There’s Anxiety And Then There’s ANXIETY: How To Tell The Difference

Anxiety is a normal feeling everyone has about everyday things. Then there is the type of anxiety that is actually a mental health disorder. So, how do you tell if you just have anxiety, or if you have ANXIETY? If you ask a psychologist who specializes in anxiety, like Marcia M. Laviage, Phd, you would probably get the following responses.

Anxiety As a Mental Health Disorder Is Crippling

Anxiety experienced during high periods of stress is a biological flight-or-fight response. It does not cause you any real harm, and once the moment has passed, you usually do not think about it again. However, anxiety as a mental health disorder is crippling. It plagues you, nags you, and otherwise isolates and freezes you to one spot with an inability to act. You cannot function or manage day-to-day tasks because your mind is constantly focused on the thing that is causing you anxiety. Your body remains in a hyperactive state for days on end, and some people with anxiety issues have trouble sleeping too.

There Are Different Forms and Diagnoses of Anxiety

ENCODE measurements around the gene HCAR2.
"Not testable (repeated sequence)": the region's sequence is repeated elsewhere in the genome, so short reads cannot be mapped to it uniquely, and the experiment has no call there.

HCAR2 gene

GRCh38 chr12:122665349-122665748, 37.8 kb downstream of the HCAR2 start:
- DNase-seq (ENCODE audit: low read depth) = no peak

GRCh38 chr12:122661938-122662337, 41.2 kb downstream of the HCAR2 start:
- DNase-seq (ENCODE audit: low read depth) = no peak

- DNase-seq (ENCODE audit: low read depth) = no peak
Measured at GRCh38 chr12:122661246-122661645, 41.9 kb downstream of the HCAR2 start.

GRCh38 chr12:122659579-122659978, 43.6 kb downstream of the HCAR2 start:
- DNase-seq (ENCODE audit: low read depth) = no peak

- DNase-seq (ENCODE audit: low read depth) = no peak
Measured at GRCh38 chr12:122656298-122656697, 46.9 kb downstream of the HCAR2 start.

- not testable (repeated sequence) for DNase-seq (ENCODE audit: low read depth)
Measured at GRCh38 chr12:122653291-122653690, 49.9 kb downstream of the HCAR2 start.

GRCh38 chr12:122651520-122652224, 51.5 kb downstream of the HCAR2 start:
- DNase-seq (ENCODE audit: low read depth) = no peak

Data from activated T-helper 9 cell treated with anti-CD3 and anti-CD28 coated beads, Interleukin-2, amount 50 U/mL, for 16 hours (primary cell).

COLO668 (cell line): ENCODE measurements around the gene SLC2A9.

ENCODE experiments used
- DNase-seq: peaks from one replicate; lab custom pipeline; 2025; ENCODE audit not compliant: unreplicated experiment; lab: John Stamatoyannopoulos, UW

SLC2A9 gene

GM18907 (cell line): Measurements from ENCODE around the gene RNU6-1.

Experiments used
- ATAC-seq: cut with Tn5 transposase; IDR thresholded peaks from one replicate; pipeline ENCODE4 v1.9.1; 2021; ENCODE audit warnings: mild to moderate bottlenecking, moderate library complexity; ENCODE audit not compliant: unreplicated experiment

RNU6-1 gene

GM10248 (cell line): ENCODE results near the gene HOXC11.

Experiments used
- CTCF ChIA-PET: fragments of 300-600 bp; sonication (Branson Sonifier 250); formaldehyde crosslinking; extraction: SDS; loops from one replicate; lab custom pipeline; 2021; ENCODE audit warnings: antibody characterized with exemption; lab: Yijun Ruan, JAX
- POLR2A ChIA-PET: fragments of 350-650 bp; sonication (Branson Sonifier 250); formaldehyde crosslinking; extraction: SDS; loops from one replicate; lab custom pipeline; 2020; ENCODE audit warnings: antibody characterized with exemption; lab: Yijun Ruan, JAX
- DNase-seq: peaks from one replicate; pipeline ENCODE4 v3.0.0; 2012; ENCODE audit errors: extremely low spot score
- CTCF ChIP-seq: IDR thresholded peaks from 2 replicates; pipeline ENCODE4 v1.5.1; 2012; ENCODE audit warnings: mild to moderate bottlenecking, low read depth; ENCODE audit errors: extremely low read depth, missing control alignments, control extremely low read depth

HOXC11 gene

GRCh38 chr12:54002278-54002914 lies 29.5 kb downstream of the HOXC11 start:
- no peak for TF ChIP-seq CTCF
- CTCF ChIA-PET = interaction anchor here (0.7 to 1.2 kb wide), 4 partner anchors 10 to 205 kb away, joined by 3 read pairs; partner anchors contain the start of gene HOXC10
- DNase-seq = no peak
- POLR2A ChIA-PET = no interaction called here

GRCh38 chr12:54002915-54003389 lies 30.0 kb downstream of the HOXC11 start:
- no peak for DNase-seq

People who are terrified of other people and crowded places have social anxiety. This limits their ability to go out in public, talk to people, and meet or visit with others. The extreme form of social anxiety is agoraphobia, which causes its sufferers to become home/housebound and not even go out for groceries or a walk outside. Generalized anxiety disorder causes its sufferers to worry excessively and unnecessarily, and to be fearful of everything that has not happened yet and may not happen at all. As a mental health issue, anxiety has many forms and several diagnoses, but all of them share the same component—they prevent you from functioning as a normal person.

You Do Not Need Medication for Short-Term Anxiety

Anxiety about a job promotion or anxiety about getting the house you bid on are just examples of normal short-term anxiety. You do not need medication to help you through these moments, nor do you need ongoing medication because the feeling passes when the moment passes. People who have anxiety as a mental health issue absolutely need medication and therapy to get through every day. They cannot hope to function otherwise, and cannot start, work on, or complete anything without medication and cognitive-behavioral help. If you are struggling, it is okay to ask for help, and it's okay to accept and acknowledge that you need help.